Oklahoma Attorney General walks back threats of lawsuits against oil and gas

OKLAHOMA CITY (KFOR) – There’s new information about a state investigation into possible price gouging during February of 2021’s winter cold snap.

Oklahoma’s Attorney General John O’Connor originally sent a letter threatening to sue multiple oil and gas companies inside and outside Oklahoma. However, in the last couple days he changed his tune. It appears he has walked back all legal threats made to sue companies that sold natural gas during that same February 2021 winter storm.

“It seems to be another example of politicians that we elect taking little, small steps to help the people that help consumers and then a big jump backwards to protect corporations,” said Steve Goldman with Voice OKC, a consortium of churches and community groups that works on issues that affect families.

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The Office of the Oklahoma Attorney General.

It was an exchange in three letters for O’Connor, first reported by local news outlet NonDoc. In the first he threatened to sue multiple oil and gas companies that sold natural gas at inflated prices during the historic cold snap one year ago.

“I think he thought he had an idea on where he could recover money and maybe get a refund back to the ratepayers,” said former Oklahoma Attorney General Mike Turpen. “Then you realize we really are the state of soil oil and toil. He got pushback from the industry, and he listened to them, and he saw they made some points that he probably hadn’t thought of before.”

In the third letter, O’Connor appeared to backtrack when the Petroleum Alliance of Oklahoma sent a response. They argued that natural gas is a petroleum product and that O’Connor was taking an opposite stance. The emergency price stabilization act prohibits an increase of more than 10 percent for the price of goods and services after a declared emergency. However, petroleum products are not included, according to Oklahoma’s current laws.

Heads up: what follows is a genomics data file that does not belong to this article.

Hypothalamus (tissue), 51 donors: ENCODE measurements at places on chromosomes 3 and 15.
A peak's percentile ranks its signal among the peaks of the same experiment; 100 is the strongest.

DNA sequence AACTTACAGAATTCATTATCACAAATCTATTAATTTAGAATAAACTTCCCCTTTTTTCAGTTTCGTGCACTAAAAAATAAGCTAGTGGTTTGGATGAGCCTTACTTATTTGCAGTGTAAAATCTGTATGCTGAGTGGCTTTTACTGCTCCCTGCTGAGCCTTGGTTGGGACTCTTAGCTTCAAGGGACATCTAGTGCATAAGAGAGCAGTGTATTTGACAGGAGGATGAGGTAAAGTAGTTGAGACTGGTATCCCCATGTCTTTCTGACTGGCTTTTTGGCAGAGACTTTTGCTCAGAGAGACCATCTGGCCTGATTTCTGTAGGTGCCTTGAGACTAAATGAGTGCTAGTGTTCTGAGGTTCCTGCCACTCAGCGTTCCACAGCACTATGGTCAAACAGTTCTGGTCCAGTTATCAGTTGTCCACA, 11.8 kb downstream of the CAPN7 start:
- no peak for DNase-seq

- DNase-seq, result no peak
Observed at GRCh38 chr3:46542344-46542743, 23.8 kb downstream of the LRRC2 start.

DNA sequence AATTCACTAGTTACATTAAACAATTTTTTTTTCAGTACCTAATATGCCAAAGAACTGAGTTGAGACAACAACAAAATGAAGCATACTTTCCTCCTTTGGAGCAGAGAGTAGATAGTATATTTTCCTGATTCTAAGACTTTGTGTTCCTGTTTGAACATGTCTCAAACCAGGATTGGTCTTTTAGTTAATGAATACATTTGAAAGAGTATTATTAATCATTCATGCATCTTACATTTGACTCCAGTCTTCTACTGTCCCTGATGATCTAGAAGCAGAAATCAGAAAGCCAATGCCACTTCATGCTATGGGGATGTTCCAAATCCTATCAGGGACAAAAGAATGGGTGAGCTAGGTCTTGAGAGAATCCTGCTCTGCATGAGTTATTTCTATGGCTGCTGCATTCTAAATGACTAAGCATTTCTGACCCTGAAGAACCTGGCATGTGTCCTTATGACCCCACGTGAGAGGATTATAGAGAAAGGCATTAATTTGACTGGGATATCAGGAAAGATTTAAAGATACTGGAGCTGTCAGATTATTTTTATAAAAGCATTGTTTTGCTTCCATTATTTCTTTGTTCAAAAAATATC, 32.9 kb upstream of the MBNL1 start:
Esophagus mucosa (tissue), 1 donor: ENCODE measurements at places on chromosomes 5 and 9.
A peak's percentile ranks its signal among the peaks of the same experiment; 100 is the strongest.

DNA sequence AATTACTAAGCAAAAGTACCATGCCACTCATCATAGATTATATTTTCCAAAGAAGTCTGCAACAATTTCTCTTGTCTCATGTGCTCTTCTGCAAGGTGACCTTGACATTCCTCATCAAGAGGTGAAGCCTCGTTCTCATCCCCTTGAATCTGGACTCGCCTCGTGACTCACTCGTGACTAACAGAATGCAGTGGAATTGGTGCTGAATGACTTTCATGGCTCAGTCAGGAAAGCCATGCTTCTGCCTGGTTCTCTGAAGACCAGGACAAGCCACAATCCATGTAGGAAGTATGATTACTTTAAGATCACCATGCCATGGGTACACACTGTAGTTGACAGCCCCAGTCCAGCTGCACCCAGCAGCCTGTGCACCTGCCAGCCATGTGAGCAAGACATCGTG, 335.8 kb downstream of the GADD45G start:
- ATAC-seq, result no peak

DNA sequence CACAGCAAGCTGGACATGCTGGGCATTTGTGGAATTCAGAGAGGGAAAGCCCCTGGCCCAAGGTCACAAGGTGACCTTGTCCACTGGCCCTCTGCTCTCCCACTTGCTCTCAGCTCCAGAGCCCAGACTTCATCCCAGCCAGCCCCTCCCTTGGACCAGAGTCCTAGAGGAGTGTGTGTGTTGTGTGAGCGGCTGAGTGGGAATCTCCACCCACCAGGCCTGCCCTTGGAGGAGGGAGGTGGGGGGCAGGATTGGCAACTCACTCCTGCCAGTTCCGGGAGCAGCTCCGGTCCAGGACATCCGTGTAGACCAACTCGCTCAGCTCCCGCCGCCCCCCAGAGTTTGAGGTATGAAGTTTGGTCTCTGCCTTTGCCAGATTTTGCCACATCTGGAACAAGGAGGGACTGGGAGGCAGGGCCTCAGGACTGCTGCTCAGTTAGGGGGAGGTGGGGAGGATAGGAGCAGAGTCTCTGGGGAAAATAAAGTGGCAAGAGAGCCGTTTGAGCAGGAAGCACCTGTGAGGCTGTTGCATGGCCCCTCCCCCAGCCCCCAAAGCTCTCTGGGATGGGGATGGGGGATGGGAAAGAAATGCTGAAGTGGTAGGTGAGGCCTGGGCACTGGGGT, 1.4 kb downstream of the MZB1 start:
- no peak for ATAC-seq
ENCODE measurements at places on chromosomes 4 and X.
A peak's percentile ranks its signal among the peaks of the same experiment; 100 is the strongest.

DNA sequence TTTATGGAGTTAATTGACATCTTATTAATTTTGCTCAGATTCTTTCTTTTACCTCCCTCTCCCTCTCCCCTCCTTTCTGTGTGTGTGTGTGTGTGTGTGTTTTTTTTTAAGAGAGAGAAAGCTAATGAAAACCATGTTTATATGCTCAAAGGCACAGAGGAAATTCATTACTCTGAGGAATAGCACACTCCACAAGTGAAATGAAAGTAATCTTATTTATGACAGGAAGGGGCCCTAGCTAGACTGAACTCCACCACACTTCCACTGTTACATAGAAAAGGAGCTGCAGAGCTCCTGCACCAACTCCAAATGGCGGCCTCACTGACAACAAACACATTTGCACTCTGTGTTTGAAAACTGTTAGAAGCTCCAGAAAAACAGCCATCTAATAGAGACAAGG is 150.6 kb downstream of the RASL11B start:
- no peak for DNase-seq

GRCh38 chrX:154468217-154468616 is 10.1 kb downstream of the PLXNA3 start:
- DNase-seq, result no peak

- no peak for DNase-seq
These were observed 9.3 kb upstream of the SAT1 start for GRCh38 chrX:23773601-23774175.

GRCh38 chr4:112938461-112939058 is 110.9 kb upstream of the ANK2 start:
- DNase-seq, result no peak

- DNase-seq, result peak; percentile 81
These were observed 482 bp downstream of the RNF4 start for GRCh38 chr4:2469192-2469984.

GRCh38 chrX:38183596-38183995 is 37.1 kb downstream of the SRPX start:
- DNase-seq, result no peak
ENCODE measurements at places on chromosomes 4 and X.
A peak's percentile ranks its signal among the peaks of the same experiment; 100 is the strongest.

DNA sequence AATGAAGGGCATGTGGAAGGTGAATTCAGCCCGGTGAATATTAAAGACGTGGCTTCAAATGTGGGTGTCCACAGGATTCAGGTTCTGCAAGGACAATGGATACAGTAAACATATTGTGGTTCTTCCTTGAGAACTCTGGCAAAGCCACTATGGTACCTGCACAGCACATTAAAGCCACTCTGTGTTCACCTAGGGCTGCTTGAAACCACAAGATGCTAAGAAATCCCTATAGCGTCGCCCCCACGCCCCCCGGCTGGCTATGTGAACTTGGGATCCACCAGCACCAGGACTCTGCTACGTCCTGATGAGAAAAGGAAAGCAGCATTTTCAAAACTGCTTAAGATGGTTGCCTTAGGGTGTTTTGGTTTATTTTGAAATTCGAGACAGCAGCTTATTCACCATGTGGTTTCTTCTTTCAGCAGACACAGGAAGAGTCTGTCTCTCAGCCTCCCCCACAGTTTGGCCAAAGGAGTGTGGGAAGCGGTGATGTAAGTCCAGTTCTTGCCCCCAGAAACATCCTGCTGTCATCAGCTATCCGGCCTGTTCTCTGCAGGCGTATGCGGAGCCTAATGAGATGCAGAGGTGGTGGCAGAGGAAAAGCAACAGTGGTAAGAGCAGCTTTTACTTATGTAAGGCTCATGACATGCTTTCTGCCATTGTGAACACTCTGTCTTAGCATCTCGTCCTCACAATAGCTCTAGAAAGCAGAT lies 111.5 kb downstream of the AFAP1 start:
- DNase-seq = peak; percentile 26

“He misread the statute,” said former Oklahoma Lt. Gov. Todd Lamb. “Attorney general fires off the letter, he gets on a conference call, the statutes explained to him better and then he says, ‘Well, OK, I guess just kidding. Now let’s hold hands and let’s all get along and let’s try to work through this statute moving forward.’”

Now Oklahoma utility customers will foot the bill and wait to see who profited last February.

“Yeah, the political system seems to be forcing us to pay these high prices billions of dollars for just two weeks of energy,” Goldman said.

“I think they’ll be frustrated. I think they’ll be disappointed,” Turpen said. “There’s a question about that, but the AG thought he had an idea, a method of getting a refund back to the ratepayers.”

Some are expecting to see this situation discussed this upcoming legislative session, which is just days away.

“It is a true commodity,” Lamb said. “I think you might see some attempts to mitigate or correct that, remediate that, in the legislative session.”

The attorney general’s office responded with a statement that can be read in full below.

“The office of the attorney general has been undertaking an investigation into winter storms since last year. the investigation is still underway. we can’t provide additional details or comments at this time.”


The Petroleum Alliance of Oklahoma did not have any public comment.


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